Designing a database is not a magic trick—the design process does not involve trap doors, mirrors, or unseen wires holding things up. Sometimes database designers and data architects fail to think ahead as their designs are composed. Rather than checking on each item, the designer believes that whoever provided them the requirement “knew what they were doing.”
Tables and/or data elements are thrown into their designs because someone has requested an item, or it was listed somewhere in a wish list. The architect is assuming that the sourcing and justification of one or more data items will arise over time, i.e., like magic. But an item’s inclusion on a list is no guarantee of rationality. Due diligence is required for everything, regardless of who has made a request.
The database designers need to understand all data elements included within their designs. This doesn’t mean that they necessarily can present a lecture on the meaning and lineage of every data item, but it does mean they have a basic understanding of each data item’s meaning and that data item’s functional dependency. Furthermore, the designer should have a basic understanding of how this data item will be sourced and updated. And ideally, these thoughts have all been shared and vetted with the subject matter experts involved in the initiative.
Failure to have basic understanding about the meaning, dependency, and sourcing of any data element can result in bigger problems later. It doesn’t mean that full, complete, and polished definitions of every object must be finished first (although that would be nice). But it does mean that the designers or architects should be making detailed notes as they go and ensuring that they understand exactly how things will be populated and maintained.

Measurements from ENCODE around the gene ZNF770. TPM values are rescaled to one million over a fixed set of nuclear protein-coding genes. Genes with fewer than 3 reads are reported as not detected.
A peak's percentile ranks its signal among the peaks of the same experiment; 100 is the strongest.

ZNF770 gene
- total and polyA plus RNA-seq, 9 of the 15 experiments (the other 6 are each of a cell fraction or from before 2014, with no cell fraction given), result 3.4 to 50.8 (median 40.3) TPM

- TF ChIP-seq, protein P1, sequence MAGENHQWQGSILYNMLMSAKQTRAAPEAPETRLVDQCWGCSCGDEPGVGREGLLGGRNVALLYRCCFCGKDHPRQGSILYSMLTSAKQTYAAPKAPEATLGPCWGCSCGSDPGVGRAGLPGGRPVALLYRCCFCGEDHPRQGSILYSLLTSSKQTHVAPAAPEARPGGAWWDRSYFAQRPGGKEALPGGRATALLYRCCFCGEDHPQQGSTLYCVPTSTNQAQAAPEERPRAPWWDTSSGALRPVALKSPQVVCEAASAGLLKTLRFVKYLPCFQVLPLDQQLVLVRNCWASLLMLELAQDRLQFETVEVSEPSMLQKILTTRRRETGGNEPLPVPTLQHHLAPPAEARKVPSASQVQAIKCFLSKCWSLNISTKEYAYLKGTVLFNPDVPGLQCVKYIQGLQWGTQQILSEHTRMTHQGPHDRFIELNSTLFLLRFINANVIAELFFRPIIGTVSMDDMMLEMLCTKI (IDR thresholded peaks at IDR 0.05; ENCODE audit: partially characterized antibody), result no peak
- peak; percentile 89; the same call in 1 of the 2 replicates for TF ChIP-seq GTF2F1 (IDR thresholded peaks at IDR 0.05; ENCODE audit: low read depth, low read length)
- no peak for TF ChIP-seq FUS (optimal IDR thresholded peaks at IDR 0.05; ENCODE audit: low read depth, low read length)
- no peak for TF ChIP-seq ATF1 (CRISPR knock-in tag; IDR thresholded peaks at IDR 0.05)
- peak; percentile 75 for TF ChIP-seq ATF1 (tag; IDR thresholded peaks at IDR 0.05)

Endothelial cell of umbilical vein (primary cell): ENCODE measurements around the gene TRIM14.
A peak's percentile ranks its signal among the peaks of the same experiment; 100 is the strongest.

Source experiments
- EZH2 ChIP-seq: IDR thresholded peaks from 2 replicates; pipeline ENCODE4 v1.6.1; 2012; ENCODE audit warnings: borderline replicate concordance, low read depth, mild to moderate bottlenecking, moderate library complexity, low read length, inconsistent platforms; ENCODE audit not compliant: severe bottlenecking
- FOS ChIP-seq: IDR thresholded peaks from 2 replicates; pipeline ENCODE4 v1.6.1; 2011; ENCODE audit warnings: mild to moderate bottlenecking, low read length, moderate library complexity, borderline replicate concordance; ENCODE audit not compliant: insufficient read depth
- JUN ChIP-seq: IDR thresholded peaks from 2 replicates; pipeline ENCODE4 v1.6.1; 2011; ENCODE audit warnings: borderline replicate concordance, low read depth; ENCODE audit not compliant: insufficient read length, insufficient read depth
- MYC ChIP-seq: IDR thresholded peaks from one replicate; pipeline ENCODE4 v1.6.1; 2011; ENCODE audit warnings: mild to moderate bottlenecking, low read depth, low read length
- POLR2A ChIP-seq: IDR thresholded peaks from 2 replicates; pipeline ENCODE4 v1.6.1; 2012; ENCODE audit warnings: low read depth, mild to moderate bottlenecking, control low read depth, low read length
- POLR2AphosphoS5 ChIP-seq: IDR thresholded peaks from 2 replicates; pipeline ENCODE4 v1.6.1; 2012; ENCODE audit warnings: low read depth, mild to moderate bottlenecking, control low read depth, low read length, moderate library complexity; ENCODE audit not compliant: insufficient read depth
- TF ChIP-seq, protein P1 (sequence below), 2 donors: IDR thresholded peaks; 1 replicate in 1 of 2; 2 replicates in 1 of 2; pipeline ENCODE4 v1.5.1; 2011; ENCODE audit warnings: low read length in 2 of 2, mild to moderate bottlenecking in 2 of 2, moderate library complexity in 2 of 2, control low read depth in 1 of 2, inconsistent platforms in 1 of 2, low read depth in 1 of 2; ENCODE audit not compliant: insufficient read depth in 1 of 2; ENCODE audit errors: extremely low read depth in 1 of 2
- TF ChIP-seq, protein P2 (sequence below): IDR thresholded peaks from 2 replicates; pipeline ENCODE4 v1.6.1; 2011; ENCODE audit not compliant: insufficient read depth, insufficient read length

Any documentation created later, such as data dictionaries, mapping documents, and the like, should be just organizing already understood thoughts. When these steps are not followed, the problems one may have could be a small matter, such as a column needing to be removed, or moved to another location. Or one could have larger troubles where items that are central to the design end up not having a valid source or have meanings drastically different than what was earlier assumed. These bigger issues can result in claims of scope creep as new sources need to be found, new use cases defined, and significant amounts of code thrown away or altered. Complete schemas may need to be reassembled in severely new ways. When changes become drastic, then one falls into the “Can’t-Get-There-From-Here” syndrome. Elements of the database design were not properly fathomed and the lack of understanding came back to haunt everyone. The assumptions of a short trip must be re-arranged, and the new route may not yet be understood.
These kinds of problems occur when the data modelers become isolated from the ETL work and removed from understanding sources, relying on others to worry over all those concerns. Obviously, the further along the development process is when these surprises are uncovered, the worse it may be to costs and resourcing budgets. It’s best to avoid uncovering surprises late in the game where new sources or new target data structures need to be defined that were previously not considered in scope. Avoid finding out a data item means something totally different than what was assumed.
Avoid finding, in the middle of development, that desired elements of the design are not at all supportable. Avoid the “Can’t-Get-There-From-Here” syndrome by understanding your design as you build it, otherwise, as a database designer, one is adding to the chaos, not helping to tame it. Approaching the design process differently is irresponsible. Paying attention to the details only improves one’s final designs.